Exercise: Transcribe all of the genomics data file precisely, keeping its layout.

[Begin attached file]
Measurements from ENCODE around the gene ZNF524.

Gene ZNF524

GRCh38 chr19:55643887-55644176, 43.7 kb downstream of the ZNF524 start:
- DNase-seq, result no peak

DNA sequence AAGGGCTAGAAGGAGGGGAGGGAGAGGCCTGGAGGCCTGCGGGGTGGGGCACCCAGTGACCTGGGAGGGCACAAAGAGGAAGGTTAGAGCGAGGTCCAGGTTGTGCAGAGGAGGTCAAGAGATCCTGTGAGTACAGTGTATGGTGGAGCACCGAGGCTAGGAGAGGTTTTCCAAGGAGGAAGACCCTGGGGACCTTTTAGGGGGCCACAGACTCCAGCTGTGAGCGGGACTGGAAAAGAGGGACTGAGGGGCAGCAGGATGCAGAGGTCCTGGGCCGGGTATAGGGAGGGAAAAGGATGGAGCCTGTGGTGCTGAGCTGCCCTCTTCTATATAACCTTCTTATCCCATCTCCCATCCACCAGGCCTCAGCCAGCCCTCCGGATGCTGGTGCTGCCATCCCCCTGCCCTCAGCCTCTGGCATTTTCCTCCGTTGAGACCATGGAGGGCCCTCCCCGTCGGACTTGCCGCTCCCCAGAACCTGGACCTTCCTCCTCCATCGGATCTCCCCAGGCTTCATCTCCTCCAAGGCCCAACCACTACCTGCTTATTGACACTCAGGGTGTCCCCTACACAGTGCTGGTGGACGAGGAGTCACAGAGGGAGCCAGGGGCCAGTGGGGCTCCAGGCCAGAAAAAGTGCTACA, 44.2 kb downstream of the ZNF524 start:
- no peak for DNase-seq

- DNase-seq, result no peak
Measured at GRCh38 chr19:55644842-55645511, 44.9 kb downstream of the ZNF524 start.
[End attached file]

Measurements from ENCODE around the gene ZNF524.

Gene ZNF524

GRCh38 chr19:55643887-55644176, 43.7 kb downstream of the ZNF524 start:
- DNase-seq, result no peak

DNA sequence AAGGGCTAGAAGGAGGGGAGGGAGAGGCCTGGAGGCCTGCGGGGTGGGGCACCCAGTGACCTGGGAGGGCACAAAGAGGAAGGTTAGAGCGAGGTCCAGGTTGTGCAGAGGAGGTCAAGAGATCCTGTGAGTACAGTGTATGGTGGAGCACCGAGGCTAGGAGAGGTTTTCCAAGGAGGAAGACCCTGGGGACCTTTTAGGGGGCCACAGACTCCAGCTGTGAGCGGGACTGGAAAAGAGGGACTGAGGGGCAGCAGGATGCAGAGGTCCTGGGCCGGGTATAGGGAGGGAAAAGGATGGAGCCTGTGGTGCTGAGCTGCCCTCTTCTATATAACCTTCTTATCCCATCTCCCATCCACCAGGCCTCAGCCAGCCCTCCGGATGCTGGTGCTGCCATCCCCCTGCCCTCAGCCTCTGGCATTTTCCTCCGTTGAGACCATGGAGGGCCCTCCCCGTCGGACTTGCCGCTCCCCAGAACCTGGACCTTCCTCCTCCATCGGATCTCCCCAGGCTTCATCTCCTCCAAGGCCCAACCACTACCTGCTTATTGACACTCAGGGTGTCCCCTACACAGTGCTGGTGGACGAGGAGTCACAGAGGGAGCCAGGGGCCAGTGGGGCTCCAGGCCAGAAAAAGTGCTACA, 44.2 kb downstream of the ZNF524 start:
- no peak for DNase-seq

- DNase-seq, result no peak
Measured at GRCh38 chr19:55644842-55645511, 44.9 kb downstream of the ZNF524 start.